Interactive maps give wine a new dimension


Some wine drinkers love wine themed gadgets and others, us writers, love widgets that help them see their passion from different angles. I particularly like the maps both for the context they give as a whole and, in the digital versions, for the ability to drill down to a very granular level. In no particular order or ranking, here are a few interactive map sites that offer treats, tastings, and plenty of time in the rabbit hole.

This handy interactive map of World population review shows the 2021 wine production in volume (gallons) for each state and its production share. It’s definitely low-tech – no real bells and whistles or twirling emojis here – but it’s fun to click on each state and bring up the data in the bar below. If you scroll down the site, the data is represented by rank with an interactive bar that shows the same production information.

Belle-France is a walking and cycling holiday outfitter, but has a great interactive map of the Loire Valley vineyards that will appeal to all wine lovers and students. The Loire, as you know, is the longest of France’s riverine wine valleys, with tons of micro (and micro in micro) climates and varied soils, so understanding its vast offerings is a challenge. But here, with a color code by sub-region, a click brings up an overview of the region, its soil, its climate and its grapes. Toggling the grape icon at the top will bring up the vineyard sites. Another useful feature is the “Match grapes you know with the appellation name on your bottle label” (requires a shorter name) feature, which does exactly that when you press the arrow in the lower right corner. This super long-named widget brings up the grape and wine styles. If you descend too far into the rabbit hole, press the reset button to return to the home map and start all over.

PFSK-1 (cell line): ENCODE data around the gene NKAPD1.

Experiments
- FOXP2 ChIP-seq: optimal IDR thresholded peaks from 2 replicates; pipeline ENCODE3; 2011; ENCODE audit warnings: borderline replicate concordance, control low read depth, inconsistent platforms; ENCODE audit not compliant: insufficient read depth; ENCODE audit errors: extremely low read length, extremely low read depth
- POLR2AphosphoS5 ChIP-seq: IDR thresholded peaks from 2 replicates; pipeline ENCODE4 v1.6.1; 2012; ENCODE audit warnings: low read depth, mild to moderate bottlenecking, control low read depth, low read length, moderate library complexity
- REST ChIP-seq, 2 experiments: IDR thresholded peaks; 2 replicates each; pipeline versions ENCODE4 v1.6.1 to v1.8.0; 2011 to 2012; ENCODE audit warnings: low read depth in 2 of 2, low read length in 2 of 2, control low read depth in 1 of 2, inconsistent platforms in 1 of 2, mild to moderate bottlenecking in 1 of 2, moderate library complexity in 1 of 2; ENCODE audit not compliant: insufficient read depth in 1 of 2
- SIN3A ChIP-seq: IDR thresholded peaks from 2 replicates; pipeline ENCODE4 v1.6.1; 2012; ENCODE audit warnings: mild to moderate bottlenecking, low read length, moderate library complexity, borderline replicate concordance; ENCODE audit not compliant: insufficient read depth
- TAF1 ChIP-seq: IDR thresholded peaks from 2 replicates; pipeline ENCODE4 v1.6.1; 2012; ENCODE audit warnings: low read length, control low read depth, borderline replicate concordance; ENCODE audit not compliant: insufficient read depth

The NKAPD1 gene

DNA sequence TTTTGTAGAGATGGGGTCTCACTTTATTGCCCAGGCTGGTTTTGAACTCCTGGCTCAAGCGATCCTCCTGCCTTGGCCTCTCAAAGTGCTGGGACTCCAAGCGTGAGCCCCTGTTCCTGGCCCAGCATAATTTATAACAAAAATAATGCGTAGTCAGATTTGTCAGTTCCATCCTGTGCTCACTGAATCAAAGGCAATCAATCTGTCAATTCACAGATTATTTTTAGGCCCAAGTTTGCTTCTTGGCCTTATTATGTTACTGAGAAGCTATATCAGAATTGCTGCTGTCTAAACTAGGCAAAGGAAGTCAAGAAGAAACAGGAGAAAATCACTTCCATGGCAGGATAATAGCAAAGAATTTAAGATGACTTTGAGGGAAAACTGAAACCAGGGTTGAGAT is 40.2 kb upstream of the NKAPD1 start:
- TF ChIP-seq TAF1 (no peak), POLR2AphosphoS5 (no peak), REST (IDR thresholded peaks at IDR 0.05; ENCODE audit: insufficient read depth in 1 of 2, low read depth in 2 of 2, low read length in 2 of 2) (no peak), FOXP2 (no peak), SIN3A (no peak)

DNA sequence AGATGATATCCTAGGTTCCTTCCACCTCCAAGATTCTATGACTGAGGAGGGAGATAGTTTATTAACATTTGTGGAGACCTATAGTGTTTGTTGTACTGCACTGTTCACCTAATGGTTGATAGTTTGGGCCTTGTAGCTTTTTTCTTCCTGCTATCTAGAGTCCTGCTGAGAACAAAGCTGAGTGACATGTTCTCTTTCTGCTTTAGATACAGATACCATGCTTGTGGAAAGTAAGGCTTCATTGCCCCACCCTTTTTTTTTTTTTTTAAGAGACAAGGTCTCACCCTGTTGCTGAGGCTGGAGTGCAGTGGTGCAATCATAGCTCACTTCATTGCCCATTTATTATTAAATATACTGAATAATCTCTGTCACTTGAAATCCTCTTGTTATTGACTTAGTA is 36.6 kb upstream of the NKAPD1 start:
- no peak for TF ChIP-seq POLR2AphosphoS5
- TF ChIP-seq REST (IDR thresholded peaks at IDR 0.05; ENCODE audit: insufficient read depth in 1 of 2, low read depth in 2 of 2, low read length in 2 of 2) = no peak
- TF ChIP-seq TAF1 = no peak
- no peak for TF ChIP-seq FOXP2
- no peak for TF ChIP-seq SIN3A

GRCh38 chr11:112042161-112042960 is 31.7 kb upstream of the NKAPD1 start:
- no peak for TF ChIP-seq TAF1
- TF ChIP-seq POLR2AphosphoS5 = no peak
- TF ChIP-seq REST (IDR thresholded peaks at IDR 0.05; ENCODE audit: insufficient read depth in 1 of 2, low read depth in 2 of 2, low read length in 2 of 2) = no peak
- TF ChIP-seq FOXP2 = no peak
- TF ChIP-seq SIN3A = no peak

Germany’s tiered classification system makes it a notoriously difficult wine region to understand. This map produced by the Verband Deutscher Prädikatsweingüter (VDP) offers a view of the country’s top wineries in 13 regions. While this is clearly a promotional vehicle for estates in this classification – clicking on a wine estate pin brings up elegant producer profiles – and somewhat limited in scope, it is a good starting point to understand how the region presents itself.

While we are on the subject of complexity – and not just as a tasting note – the Burgundy wines The site hosts an interactive colored map of Burgundy showing the different classifications of appellations (grand and premier crus, villages, regional). A limited menu lets you search by city, event, or producer, and zooming in will bring up a producer locator pin. But the site’s technology is dormant, slow, and frustrating. Still, it’s an authoritative rundown of those pesky appellation names. I prefer to have a version